A whale of a convertible comes out to play at River City Marketplace | News
"Hop in my Chrysler, it's as big as a whale and it's about to set sail!" - Lyric from "Love Shack" by the B-52s.
JACKSONVILLE, Fla. -- They were affectionately known as land yachts and Morris Wakeham's 1968 Imperial convertible is certainly a whale of an example. Although the B-52s were singing about a 1965 Chrysler 300 convertible, Wakeham's Imperial might have actually been an even better choice had one been available for their music video.
The Northside resident doesn't know the exact length of his "whale" but said "this car is longer than my (Ford) King Ranch," kidding that "you could fit Jimmy Hoffa in the trunk."
The Imperial was a stand alone brand from Chrysler from 1955 until 1975 and then again briefly from 1981 to 1983. But for convertible lovers, 1968's Imperial wasn't just the pinnacle but the end of the line.
Wakeham said just 474 convertibles were made in 1968 and of those, Wakeham believes only ten 1968 convertibles are known to still exist, with probably five that are show-worthy. He bases those numbers on Internet research he's done.
Wakeham's Imperial has just 16,500 miles on it. The paint shows some spider cracks and the top rubber isn't perfect but given the Imperial's years, it's in amazing condition.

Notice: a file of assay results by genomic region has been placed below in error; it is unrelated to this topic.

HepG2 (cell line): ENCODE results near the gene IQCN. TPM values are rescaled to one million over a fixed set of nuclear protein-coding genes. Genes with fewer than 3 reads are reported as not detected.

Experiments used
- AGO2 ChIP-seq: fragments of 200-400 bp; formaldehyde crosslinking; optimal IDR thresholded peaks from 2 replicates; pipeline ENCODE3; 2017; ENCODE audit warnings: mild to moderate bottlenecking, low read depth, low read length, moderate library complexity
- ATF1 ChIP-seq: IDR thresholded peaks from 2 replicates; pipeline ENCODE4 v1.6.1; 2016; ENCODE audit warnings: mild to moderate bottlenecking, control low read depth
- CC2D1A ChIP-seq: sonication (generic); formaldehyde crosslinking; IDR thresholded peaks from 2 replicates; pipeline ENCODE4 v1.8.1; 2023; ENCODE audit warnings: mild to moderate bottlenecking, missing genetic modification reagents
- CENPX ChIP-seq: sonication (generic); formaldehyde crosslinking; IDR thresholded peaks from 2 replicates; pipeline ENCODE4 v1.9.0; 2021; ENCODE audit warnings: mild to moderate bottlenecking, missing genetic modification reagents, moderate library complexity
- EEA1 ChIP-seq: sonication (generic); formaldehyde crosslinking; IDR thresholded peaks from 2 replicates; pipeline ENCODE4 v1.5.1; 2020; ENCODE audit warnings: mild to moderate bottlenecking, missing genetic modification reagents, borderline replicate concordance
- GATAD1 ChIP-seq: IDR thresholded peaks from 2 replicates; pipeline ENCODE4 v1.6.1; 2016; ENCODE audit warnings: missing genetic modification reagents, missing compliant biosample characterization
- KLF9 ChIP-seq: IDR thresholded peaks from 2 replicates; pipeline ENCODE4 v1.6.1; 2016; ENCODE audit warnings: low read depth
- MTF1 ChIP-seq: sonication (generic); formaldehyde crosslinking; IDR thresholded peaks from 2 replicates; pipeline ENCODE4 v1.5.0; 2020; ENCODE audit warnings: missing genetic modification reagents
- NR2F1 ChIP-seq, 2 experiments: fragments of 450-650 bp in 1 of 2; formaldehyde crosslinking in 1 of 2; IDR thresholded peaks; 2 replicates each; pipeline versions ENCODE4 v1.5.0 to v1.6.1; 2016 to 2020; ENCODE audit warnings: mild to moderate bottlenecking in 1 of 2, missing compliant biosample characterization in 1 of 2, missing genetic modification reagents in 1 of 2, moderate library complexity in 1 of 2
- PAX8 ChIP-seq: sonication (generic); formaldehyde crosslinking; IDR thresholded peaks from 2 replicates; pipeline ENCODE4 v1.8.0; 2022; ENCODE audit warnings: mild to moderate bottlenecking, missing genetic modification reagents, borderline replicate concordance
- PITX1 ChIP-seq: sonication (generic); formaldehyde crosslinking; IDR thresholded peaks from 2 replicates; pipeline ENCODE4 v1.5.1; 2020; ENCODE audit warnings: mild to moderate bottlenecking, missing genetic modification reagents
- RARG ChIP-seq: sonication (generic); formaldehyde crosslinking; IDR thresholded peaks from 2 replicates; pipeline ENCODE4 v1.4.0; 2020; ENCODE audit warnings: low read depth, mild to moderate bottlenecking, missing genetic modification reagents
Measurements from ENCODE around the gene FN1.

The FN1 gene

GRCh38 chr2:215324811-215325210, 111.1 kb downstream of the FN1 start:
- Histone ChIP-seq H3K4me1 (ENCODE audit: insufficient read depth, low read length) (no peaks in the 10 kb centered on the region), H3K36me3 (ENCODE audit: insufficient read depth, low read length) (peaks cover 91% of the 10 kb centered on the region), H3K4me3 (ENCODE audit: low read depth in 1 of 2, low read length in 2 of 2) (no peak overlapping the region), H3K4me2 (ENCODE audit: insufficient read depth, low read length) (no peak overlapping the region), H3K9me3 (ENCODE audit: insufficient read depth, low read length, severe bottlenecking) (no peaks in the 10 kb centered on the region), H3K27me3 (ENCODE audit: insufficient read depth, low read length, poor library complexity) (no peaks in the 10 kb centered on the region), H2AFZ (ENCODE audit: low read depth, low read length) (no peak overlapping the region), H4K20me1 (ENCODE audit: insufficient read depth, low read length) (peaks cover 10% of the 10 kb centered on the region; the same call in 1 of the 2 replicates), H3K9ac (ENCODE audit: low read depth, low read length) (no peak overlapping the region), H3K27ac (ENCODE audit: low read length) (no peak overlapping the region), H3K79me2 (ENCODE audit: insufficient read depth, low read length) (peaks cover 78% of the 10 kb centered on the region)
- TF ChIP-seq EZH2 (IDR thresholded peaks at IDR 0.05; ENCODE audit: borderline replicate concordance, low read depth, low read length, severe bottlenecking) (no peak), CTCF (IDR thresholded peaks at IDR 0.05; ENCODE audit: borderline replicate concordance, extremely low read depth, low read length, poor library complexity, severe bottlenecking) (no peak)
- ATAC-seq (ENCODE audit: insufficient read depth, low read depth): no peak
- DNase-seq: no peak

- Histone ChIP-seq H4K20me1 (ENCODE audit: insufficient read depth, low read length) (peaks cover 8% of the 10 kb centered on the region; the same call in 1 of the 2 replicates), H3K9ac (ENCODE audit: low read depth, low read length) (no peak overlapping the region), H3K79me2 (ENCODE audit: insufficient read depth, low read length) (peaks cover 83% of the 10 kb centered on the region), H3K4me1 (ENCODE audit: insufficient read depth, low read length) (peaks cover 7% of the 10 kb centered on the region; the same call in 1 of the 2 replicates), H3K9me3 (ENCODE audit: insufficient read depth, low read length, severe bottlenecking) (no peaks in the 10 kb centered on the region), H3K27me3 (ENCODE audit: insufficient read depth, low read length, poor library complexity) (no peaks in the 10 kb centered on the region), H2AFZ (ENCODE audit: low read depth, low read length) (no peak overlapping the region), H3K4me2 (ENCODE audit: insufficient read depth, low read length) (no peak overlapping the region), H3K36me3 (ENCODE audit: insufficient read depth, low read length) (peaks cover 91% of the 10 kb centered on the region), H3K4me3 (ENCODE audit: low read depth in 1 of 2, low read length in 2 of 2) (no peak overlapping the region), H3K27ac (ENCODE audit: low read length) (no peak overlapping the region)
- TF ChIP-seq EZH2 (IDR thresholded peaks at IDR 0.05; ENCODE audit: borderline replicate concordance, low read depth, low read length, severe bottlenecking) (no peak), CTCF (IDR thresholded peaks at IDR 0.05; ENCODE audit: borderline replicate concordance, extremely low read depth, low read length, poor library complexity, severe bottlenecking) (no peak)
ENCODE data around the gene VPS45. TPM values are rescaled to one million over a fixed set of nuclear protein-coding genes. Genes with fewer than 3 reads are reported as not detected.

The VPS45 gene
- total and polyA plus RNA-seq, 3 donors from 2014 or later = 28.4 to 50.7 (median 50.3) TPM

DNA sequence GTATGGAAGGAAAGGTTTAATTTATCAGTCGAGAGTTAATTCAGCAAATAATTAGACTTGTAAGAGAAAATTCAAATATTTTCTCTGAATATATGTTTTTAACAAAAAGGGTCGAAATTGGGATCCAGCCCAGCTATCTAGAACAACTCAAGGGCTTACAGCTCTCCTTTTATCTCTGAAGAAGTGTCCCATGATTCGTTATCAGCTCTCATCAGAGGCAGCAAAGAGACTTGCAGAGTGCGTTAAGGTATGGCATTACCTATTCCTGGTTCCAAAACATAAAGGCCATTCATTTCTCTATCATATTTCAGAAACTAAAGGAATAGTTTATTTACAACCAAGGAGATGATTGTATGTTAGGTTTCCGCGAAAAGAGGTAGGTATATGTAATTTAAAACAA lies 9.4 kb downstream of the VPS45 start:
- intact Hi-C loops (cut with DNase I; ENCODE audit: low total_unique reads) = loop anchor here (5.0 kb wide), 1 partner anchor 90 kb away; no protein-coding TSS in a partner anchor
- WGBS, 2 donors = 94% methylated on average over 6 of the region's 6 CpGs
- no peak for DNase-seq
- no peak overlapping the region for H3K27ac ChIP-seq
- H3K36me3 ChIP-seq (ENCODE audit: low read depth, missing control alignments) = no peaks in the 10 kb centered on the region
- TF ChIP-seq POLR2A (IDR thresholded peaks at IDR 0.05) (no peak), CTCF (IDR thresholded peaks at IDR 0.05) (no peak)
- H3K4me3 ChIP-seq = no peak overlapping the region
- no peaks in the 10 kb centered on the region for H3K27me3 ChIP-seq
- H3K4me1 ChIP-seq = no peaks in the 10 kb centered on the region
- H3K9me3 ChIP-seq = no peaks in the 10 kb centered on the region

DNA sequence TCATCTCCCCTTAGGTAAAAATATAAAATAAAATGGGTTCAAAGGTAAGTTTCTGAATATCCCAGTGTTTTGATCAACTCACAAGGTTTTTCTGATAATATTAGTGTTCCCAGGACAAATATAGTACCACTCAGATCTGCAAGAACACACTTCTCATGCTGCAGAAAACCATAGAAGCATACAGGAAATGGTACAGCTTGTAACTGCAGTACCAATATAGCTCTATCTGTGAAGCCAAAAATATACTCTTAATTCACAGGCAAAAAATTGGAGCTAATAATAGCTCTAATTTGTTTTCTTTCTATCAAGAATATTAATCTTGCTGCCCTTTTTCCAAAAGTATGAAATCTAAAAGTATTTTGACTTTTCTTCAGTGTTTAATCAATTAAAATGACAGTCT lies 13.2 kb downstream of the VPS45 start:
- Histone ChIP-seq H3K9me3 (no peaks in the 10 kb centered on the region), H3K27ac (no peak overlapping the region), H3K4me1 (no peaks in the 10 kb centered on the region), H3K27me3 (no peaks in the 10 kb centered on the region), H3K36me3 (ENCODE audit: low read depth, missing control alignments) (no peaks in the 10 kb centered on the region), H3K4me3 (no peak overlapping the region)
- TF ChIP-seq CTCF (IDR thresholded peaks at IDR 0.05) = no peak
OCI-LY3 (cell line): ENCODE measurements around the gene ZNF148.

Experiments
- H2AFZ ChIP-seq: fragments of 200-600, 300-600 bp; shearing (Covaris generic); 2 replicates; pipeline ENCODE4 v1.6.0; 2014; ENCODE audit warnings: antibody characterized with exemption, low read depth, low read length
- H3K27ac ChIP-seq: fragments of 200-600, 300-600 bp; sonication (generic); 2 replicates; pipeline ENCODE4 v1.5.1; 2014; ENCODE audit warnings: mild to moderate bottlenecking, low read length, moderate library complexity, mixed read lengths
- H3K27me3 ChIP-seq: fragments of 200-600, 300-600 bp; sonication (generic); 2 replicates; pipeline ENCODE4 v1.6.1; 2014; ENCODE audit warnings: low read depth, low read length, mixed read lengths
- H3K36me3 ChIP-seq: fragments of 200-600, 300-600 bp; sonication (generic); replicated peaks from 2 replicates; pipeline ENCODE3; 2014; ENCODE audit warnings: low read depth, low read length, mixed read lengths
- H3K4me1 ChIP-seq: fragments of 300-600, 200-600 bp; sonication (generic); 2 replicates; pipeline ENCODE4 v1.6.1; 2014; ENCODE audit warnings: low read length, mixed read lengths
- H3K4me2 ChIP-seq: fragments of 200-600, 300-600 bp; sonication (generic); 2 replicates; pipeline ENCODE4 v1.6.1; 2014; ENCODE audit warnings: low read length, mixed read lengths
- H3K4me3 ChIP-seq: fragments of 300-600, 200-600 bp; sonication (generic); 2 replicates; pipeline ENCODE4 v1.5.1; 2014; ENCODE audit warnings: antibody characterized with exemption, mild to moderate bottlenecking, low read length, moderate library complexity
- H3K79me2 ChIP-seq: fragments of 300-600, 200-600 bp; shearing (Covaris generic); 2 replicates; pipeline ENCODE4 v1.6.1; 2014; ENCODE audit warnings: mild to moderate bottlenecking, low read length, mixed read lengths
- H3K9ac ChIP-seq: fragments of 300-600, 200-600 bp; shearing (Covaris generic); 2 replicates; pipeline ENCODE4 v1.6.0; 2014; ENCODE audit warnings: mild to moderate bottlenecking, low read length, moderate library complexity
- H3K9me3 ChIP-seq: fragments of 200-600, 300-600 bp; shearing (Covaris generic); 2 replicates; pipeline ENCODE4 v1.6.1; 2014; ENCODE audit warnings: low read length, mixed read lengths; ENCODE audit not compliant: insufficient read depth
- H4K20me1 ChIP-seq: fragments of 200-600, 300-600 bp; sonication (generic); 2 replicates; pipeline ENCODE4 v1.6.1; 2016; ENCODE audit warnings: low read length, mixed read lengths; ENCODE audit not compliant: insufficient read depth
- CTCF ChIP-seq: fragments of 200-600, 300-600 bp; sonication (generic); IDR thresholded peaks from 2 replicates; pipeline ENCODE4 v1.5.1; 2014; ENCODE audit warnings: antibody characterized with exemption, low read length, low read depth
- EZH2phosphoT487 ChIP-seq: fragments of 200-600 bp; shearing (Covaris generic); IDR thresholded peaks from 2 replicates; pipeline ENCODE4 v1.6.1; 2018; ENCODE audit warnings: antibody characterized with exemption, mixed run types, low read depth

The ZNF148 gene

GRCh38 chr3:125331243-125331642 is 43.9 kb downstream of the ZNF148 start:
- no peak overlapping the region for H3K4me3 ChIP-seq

Wakeham bought the Imperial from a collector who found the car in a Texas barn (he doesn't know what part of Texas). The previous owner told him it had been in storage there from about 1969 to 2000 or so.
Old Cars magazine reports the '68 Imperial Convertible weighed more than two-and-a-half tons, which explains why it needed the biggest V-8 that Chrysler had at the time.
Old Cars reported the '68 had 360 horsepower and 440 cubic inches of displacement. Wakeham's Imperial glides along with a three-speed automatic and power-everything.
Wakeham's Imperial was on display at last Saturday's First Coast Ford F100 F1 Club of Jacksonville's 13th Annual Truck and Car Open Show at River City Marketplace.
The Imperial convertible's demise marked a trend that would soon also come to Ford and GM. In 1976, America celebrated its 200th birthday as Cadillac tied the occasion to the demise of the big American convertible.
The final 200 Cadillac Eldorado convertibles rolled off the line in 1976, and were designated as the "Bicentennial Edition," closing the final chapter on rag tops that were "as big as a whale."
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